It’s 8 .a.m. in Croton-on-Hudson. You’re in your car trying to get to work, but Iranian President Mahmoud Amadinejad’s convoy is heading through the Village. Thousands of protesters have lined up along Maple Street to demonstrate against the Iranian leader. You shake your head as you realize that the traffic situation will prevent you from getting coffee at Grouchy Gabe’s before work. You can only hope that traffic will start to move before President Obama and his escorts make their way through.
This scenario isn’t as far fetched as you might think. That’s because the United Nations Headquarters could have been built right here in Croton. On August 8, 1946 Croton residents greeted representatives from the newly formed organization with open arms during a special meeting held inside the municipal building. The U.N. representatives were looking for a place to build the U.N. Headquarters. Other locations being considered were Philadelphia, Boston, Queens and San Francisco. No one had studied Manhattan at that time, because the borough was too crowded.
Please take a second to like our Facebook page. All you need to do is click on the button at the top of this page or Click Here.
On that pleasant 76° Thursday evening, people gathered to talk about the possibility. The Civic Association of Croton organized the meeting. Mayor Albert Rozell, the Cortlandt Leauge of Women Voters, the Croton Civic Association, Rotary Club and members of the American Legion had agreed to be in favor of the proposed headquarters. Many who spoke that night said it would be a good thing for Croton, even if it would be in their backyard. The most interesting statement of the night went to Reader’s Digest Managing Editor and former Croton Trustee Alfred Dashiell. The New York Times quoted Dashiell as saying, “I shudder when I think of the effect on world opinion of all the hullabaloo of some of our neighbors.”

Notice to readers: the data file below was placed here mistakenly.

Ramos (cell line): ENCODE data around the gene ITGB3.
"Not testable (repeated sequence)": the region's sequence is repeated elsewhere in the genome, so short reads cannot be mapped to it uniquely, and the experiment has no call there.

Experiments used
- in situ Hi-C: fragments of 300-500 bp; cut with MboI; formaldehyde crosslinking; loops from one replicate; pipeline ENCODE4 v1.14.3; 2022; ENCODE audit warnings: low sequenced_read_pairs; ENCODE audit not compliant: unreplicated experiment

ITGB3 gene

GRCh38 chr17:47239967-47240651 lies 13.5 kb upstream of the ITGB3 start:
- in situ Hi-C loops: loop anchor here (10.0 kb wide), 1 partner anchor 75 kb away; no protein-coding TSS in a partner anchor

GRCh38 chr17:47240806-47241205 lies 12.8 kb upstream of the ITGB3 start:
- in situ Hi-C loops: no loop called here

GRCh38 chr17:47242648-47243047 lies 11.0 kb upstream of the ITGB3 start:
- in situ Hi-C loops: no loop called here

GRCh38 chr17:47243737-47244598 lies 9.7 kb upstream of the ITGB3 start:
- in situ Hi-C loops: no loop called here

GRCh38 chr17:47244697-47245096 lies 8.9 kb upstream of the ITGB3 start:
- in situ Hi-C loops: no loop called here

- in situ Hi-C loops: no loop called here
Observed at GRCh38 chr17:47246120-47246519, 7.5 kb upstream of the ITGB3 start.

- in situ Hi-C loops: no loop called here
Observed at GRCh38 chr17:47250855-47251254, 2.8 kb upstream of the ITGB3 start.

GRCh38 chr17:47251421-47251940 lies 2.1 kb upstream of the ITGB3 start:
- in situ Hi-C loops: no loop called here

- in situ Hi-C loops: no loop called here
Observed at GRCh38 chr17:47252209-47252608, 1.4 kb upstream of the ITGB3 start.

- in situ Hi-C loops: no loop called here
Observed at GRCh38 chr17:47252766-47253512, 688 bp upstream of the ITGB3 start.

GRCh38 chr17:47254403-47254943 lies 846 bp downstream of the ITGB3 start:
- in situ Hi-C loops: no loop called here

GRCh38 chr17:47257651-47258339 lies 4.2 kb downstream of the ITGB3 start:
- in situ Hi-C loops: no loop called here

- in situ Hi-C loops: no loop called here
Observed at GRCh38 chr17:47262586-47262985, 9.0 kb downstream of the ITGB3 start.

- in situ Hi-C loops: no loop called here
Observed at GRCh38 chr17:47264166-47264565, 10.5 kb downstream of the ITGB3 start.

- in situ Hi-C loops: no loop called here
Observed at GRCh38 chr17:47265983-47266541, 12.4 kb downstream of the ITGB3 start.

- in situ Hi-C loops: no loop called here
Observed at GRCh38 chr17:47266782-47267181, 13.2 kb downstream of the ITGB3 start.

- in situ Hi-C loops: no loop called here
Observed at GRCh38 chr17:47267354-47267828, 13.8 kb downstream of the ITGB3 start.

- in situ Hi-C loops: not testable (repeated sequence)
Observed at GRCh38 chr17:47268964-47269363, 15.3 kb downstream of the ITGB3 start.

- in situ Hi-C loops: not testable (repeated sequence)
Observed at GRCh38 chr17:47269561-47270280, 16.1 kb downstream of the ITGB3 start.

There was not one resident who spoke out against bringing the U.N. Headquarters to Croton that night. An American U.N. representative contrasted the welcome his organization received in Croton, to those from other communities—saying that he was ashamed of the attitudes of those in the other cities.
During the meeting five people stormed out. They were upset because they felt that most of the people at the meeting were only summer residents. The meeting’s organizers denied the accusations. Later, a vote was taken on whether Croton should let the U.N. build their headquarters here. 192 residents cast their vote. 190 were in favor while two were against.
Even though Croton voted in favor of bringing the U.N. to the Village, we all know how the story turned out. John D. Rockefeller offered $8.5 million for the purchase in Manhattan at the last minute. On December 14, 1946 the U.N. General Assembly voted in favor of building in Manhattan.
So how would Croton look now if the U.N. Headquarters were here? Would you want to have the U.N. here? We want to hear from you. Please tell us what you think in the comment box below.